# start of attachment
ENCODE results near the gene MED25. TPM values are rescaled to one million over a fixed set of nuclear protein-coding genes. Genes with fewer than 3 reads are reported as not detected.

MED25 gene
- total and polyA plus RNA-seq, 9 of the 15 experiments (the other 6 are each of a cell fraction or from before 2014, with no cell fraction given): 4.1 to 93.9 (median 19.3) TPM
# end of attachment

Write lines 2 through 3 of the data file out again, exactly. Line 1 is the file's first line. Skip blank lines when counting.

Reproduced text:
MED25 gene
- total and polyA plus RNA-seq, 9 of the 15 experiments (the other 6 are each of a cell fraction or from before 2014, with no cell fraction given): 4.1 to 93.9 (median 19.3) TPM